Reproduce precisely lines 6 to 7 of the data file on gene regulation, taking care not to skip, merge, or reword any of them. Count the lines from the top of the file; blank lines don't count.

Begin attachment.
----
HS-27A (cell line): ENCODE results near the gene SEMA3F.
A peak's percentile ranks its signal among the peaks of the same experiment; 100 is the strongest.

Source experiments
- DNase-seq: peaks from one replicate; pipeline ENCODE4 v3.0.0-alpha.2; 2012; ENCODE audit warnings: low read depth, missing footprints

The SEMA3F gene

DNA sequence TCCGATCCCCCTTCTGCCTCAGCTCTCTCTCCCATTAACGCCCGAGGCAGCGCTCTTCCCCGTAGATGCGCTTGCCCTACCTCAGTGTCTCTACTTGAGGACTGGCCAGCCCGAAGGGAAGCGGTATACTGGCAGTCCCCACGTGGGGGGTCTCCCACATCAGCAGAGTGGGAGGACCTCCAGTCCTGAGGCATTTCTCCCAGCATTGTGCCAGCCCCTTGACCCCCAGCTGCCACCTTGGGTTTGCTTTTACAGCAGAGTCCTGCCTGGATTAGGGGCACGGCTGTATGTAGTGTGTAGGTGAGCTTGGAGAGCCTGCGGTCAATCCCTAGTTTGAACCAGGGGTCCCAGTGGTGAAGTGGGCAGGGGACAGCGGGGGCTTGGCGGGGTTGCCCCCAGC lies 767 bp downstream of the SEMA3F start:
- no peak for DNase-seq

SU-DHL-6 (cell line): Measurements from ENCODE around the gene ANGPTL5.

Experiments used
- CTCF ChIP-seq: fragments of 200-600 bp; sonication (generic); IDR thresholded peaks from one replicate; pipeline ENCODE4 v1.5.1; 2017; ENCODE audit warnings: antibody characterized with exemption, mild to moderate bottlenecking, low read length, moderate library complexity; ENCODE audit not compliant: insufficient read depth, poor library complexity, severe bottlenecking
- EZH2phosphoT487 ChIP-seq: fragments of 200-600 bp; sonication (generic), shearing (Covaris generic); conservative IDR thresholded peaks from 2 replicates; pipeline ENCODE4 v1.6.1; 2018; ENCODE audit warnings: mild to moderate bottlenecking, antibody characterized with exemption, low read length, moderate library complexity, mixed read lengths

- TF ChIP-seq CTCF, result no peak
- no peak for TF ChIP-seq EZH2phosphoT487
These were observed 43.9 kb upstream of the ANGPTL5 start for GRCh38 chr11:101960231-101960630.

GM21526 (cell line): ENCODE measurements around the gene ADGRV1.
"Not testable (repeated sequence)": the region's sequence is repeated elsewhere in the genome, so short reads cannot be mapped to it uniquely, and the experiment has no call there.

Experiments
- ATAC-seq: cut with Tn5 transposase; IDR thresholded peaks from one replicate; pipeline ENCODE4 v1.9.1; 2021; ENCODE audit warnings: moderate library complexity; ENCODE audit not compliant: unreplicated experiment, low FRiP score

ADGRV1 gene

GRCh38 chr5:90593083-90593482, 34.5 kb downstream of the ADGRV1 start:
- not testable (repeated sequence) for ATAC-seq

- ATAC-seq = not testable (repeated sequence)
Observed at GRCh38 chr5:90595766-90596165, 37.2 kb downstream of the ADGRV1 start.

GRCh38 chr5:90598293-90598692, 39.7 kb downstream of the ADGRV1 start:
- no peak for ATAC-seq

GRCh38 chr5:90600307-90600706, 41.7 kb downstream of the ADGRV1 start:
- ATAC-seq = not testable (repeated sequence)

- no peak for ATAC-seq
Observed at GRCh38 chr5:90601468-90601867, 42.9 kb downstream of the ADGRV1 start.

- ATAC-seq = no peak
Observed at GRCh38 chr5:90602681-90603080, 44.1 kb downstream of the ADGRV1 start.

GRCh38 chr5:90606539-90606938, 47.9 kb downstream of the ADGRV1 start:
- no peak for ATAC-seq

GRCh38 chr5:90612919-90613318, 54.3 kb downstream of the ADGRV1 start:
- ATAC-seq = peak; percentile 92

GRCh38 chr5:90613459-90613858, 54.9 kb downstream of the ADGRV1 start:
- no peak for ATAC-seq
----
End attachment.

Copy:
DNA sequence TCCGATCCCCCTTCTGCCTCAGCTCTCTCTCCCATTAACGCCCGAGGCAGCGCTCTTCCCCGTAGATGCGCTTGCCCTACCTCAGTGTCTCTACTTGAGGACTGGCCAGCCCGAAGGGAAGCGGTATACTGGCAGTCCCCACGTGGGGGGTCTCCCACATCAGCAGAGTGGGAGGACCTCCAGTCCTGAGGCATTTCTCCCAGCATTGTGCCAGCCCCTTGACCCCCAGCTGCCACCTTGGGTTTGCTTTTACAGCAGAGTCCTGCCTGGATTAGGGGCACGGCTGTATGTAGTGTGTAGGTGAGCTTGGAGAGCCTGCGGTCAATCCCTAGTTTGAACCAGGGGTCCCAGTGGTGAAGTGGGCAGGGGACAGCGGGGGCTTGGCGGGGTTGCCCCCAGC lies 767 bp downstream of the SEMA3F start:
- no peak for DNase-seq